ANTH 112 Introductory Anthropology

ANTH 112 Introductory Anthropology

Fall 2012   Cultural Anthropology

Nanaimo: 8:30 – 11:30 am Fridays         

Cowichan 10:30 am – 12 noon Mondays, Wednesdays   

Instructor:  Lynette Harper, Ph.D.


Anthropology can be divided into four subfields: physical/biological anthropology, archaeology, linguistic anthropology, and cultural anthropology. This course focuses on cultural anthropology—examining the nature of culture, the many social institutions that make us human, culture change, and anthropology in a globalizing world.

Instruction includes lectures, films, class discussions and cooperative activities.  Evaluation will be based on:

  • Participation  (5%)
  • Reflective notes (20%) due throughout term
  • Midterm quiz (20%)
  • Subsistence & Economics presentation (5%)
  • Kinship assignment (20%)
  • Final take-home essay exam  (30%)

Required text:  

Haviland, William A., Harald E.L. Prins, Dana Walrath, and Bunny McBride.  2011. Anthropology: The Human Challenge, Thirteenth Edition.  Belmont, CA: Wadsworth/Thomson Learning.   (Note: Twelfth Edition may be used, though page numbers differ.)


Topics, quizzes & assignments due

Readings &

Assignments due

Week 1 Introductions, Anthropology & Four Fields, -Video: Everybody’s ethnic: Your invisible culture   GN 357 E94 2001 Read Chapter 1(read after class)
Week 2 The culture concept, Video: Sacred Geography (45 min.) Light at the edge of the world series GN 320 L54 2009 Chapter 14
Week 3 Ethnographic Research, Video: How cultures are studied, 30 min GN 316 F3 NO.03 Chapter 15
Week 4 Learning culture, Language and Communication, Video: First Voices Excerpts from Ch.16 & 17
Week 5 Sex, Marriage, Family – Video: Saheri’s Choice, 27 min. HQ 670 S33 1998 Cowichan Campus Library Chapter 20
Week 6 Social organization: Kinship – Gender, age, interest, class – Optional Video: Arab diaries, 30 min Chapter 21
Week 7 Midterm quiz – Video: Paris is Burning, 76 min. PN 1997 P37 1992 Chapter 22 (read after class)
Week 8 Social identity, Subsistence & Economics systems – Video: Potlatch, 22  min E 78 C2 F5.77 # 3 Presentations due – Excerpts from Ch. 18,19
Week 9 Processes of change – Video: N’ai: story of a !Kung woman, 58 min DT 1058 K86 N32 2004  Chapter 26
Week 10 Politics, power, and violence – Video: Raised to be heroes, 40 min. UB 345 I75 R35 2006 Kinship essay due Chapter 23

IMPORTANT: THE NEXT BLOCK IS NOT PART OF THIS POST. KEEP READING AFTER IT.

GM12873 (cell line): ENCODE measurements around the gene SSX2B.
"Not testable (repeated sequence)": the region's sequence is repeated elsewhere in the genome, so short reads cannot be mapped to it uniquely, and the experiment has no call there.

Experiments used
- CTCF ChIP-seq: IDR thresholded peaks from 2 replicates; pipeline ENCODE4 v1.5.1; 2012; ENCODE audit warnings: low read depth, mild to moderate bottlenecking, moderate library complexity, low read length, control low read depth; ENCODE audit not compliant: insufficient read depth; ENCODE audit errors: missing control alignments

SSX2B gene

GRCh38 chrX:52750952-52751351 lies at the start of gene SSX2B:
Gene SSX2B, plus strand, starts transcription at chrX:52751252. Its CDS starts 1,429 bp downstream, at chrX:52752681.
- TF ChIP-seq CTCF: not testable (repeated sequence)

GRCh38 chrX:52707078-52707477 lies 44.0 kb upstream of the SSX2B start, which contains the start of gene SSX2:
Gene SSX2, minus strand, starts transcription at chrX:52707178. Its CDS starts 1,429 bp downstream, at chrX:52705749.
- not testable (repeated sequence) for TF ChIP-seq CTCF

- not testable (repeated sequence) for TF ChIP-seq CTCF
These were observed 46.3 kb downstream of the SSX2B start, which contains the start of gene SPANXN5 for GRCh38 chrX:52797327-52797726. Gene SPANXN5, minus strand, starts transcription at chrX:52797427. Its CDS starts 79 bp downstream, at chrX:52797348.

Week 11 Power / change, Global Challenges, Local Responses – Video: Hunters of the Northern Ice, 45 min. GN 320 L54 2009 Light at the edge of the world series Excerpts from Ch. 27
Week 12 Arts or Religion & Spirituality – Video: TBA Excerpts from Ch.24 or 25
Week 13 Class review & wrap-up, Final take-home distributed
Dec. 10

Final take-home essay exam due. Paper copies to 356-374, or drop box beside office 356-310. Exams may be emailed by advance arrangement.

Evaluation & assignments


Attendance: Students are expected to attend all scheduled classes. Please notify the instructor in advance if you need to miss a class, in advance if possible. In exceptional circumstances (e.g., verifiable ill-health) it will be possible to make up the Reflective Note mark by special arrangement.

Participation in class activities:  Do your reading BEFORE class begins. Come prepared to discuss the required readings. We all learn from exchanging ideas in the classroom, as well as from independent reading and analysis. You will complete a self-evaluation of your participation during class.


During most classes, you will be asked to handwrite a reflective comment based on a required reading, video, lecture or class discussion.  The instructor will assign topics for each Note, to be handed in at the end of class.

Notes should NOT be simply a summary of information. For a good mark, be reflective and explain your opinions.  If possible, incorporate anthropological ideas from class and your textbook.  Your notes provide an opportunity for us to communicate directly, providing me with a better sense of what you are gaining from the course.  I will always read your notes, and sometimes respond with written comments.

Please date and sign each Reflective Note with your first and last name.  Notes will usually be returned within a week.  Proper grammar and spelling are appreciated, though this will not affect your grade. You may hand in loose pages or a notebook. If you submit all 12 notes, you will automatically receive 12/20 marks.  The remaining 8 marks will be based on quality and effort.


You will be assigned a topic with 2-3 other students, and given time in class to prepare a brief (5 minute) summary of one mode of subsistence or economic system described in the textbook, including its implications for social organization. Marks will be earned by demonstrating good organization and accurate understanding, providing good explanations and examples, and using visual aids (eg. blackboard or flipchart paper).